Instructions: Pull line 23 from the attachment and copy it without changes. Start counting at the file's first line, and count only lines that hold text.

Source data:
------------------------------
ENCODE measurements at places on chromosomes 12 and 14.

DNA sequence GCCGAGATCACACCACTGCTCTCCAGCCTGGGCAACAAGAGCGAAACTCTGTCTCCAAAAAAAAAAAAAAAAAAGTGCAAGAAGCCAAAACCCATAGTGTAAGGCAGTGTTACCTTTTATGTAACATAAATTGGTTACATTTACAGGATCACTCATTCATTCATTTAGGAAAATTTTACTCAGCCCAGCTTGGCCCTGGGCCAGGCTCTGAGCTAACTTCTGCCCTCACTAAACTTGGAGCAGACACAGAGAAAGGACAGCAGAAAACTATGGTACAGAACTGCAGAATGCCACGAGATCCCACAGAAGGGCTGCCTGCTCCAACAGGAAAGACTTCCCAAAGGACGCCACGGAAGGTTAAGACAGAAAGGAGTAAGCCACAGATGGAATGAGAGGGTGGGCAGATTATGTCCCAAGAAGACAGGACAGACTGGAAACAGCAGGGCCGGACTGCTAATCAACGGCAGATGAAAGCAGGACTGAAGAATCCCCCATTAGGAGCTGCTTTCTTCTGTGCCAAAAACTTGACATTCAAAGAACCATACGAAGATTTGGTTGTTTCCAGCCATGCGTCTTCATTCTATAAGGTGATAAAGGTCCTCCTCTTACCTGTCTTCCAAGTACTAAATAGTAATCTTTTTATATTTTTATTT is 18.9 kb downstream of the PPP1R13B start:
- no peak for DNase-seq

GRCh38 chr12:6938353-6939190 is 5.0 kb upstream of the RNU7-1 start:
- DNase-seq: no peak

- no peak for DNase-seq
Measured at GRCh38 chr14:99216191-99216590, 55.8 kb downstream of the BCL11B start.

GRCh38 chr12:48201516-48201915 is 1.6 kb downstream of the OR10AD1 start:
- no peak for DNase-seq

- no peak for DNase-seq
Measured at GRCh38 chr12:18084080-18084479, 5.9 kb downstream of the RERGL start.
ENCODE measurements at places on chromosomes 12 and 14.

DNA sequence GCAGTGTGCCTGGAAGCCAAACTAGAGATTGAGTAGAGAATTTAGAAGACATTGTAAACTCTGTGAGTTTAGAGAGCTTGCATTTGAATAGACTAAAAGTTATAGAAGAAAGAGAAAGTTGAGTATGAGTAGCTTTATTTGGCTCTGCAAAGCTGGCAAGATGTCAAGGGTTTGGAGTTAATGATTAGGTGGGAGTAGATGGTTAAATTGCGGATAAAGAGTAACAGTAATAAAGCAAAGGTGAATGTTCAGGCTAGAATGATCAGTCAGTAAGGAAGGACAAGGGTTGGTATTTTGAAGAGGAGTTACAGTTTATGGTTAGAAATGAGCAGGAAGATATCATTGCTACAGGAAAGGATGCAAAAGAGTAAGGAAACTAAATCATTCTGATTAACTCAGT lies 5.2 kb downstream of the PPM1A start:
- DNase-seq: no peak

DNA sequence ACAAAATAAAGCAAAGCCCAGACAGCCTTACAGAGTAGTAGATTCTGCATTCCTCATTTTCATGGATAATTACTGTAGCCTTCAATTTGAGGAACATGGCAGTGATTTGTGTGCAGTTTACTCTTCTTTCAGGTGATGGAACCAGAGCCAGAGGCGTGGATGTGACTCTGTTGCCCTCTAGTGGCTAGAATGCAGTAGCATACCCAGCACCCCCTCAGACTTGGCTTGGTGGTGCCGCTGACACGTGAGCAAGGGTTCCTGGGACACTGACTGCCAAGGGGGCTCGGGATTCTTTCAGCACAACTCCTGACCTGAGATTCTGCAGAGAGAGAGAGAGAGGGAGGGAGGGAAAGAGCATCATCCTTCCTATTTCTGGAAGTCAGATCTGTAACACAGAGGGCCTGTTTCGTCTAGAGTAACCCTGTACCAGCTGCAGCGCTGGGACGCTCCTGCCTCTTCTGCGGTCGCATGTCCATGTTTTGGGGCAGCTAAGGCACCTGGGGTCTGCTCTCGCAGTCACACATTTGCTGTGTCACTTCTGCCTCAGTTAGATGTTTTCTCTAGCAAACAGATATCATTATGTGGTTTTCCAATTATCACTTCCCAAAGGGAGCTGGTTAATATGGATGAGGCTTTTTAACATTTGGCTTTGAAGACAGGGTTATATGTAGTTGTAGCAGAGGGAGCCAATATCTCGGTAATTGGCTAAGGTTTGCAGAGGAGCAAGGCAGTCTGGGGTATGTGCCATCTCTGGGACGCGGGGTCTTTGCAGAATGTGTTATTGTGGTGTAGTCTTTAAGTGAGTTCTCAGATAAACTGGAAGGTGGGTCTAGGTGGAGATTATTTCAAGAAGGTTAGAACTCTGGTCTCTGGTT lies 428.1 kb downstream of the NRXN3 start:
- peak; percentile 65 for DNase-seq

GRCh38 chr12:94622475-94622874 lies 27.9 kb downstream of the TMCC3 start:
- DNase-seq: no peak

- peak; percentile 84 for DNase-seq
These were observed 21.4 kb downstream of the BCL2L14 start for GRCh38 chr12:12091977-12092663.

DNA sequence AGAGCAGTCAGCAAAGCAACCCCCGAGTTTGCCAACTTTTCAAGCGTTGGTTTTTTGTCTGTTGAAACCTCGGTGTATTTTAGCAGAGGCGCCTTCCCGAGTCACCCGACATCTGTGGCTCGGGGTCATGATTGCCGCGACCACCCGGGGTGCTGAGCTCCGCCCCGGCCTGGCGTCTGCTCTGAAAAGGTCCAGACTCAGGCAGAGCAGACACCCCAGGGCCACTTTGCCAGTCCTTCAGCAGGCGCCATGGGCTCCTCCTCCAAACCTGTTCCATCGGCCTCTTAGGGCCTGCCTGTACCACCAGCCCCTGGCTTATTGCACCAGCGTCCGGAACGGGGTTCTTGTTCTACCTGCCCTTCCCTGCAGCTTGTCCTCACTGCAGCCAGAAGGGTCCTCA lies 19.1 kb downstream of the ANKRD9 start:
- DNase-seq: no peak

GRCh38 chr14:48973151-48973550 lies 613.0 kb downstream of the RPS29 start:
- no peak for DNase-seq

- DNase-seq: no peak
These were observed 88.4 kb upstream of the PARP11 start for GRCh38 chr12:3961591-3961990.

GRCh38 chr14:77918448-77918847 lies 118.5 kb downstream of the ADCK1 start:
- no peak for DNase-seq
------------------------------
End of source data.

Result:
GRCh38 chr14:48973151-48973550 lies 613.0 kb downstream of the RPS29 start: